Battle of Cassel (1071)

The Battle of Cassel was fought in February 1071[a] between Robert I of Flanders (or Robert the Frisian) and his nephew, Arnulf III (son of Baldwin VI of Flanders). The battle was a victory for Robert, and Arnulf was killed in the battle.[4]

Battle of Cassel
DateFebruary 1071
Location50°48′02″N 2°29′18″E / 50.8006°N 2.4883°E / 50.8006; 2.4883
Result Victory for Robert of Flanders
Robert succeeds Arnulf III
Commanders and leaders
Robert I of Flanders Philip I of France
Arnulf III, Count of Flanders 
William FitzOsborn 

Arnulf succeeded his father Baldwin in 1070 and was supported by his mother Richilde, Countess of Mons and Hainaut. However, Robert challenged Arnulf's succession to the throne of Flanders and began rallying support mainly in northern Flanders (where the bulk of Arnulf's forces were located). Arnulf's ranks contained individuals such as Count Eustace II of Boulogne and Count Eustace III of Boulogne. Moreover, Arnulf was supported by King Philip I of France[4] since Philip's aunt, Adela, married Baldwin V of Flanders. A contingent of ten Norman knights led by William FitzOsbern were among the forces sent by Philip to aid Arnulf.[4]

Robert's forces attacked Arnulf's numerically superior army before it could organize. Arnulf himself was killed along with William FitzOsbern,[4] while Richilde was captured by Robert's forces.[6] However, Robert himself was also captured by Eustace II. Ultimately, Richilde was exchanged for Robert's freedom.[6]

Robert became count of Flanders and ruled until 1093.[5] He gained the friendship of King Philip by offering him the hand in marriage of his stepdaughter, Bertha of Holland.


  1. ^ Sources differ on the exact date of the battle. Historians Peter Rex and Eljas Oksanen state the battle occurred either on the 20th or 21st of February,[1][2] while the historian Mark Hagger writes the battle took place on the 20th or 22nd of February.[3] John Beeler, David Charles Douglas, and John France all state the battle occurred on the 22nd of February.[4][5][6]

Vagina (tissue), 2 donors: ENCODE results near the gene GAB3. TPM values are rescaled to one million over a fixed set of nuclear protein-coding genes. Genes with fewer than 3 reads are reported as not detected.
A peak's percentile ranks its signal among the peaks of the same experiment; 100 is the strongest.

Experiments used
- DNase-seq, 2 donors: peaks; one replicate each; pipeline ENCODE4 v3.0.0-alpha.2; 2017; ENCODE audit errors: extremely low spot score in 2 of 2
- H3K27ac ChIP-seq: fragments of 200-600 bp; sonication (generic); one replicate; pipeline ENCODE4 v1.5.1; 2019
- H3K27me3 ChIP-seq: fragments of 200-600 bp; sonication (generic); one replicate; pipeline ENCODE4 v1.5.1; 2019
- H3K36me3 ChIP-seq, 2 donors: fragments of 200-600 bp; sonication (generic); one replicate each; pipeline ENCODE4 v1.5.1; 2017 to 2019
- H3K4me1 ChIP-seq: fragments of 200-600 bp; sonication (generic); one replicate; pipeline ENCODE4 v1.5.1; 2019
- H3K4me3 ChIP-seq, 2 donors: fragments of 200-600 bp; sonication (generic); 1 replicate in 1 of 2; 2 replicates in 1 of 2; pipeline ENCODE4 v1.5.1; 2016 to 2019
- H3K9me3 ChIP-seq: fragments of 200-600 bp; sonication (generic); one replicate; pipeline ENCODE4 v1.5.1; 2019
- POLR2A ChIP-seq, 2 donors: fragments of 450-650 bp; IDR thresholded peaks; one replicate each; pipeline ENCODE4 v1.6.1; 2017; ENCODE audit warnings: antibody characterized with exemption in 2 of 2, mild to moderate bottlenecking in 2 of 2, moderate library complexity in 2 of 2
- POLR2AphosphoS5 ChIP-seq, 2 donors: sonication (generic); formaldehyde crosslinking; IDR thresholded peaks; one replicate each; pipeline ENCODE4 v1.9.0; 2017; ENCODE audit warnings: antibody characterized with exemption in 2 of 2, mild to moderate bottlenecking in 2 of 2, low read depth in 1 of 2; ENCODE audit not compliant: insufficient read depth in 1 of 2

1. ^ Rex 2011, p. lvii.
  2. ^ Oksanen 2012, p. 16.
  3. ^ Hagger 2012, p. 157.
  4. ^ a b c d e Beeler 1971, p. 38-39.
  5. ^ a b Douglas 1967, p. 225.
  6. ^ a b c France 1994, p. 55.


  • Beeler, John (1971). Warfare in Feudal Europe, 730-1200. Cornell University Press. For example, the two modern historians who have written in detail about the rather obscure battle of Cassel in Flanders (22 February 1071)...
  • Douglas, David Charles (1967). William the Conqueror: The Norman Impact Upon England. University of California Press. The decisive battle was fought on 22 February 1071, and it resulted in the overthrow of Richeldis, the establishment of Robert le Frison as count of Flanders....
  • France, John (1994). Victory in the East: A Military History of the First Crusade. Cambridge University Press. ISBN 0-521-58987-8. The battle of Cassel on 22 February 1071 was fairly widely noted by contemporaries . ... Arnulf III was killed and so was William FitzOsborn ; Richilde was captured by Robert's men..
  • Hagger, Mark (2012). William: King and Conqueror. I.B. Tauris.
  • Oksanen, Eljas (2012). Flanders and the Anglo-Norman World, 1066–1216. Cambridge University Press.
  • Rex, Peter (2011). 1066: A New History of the Norman Conquest. Amberley Publishing.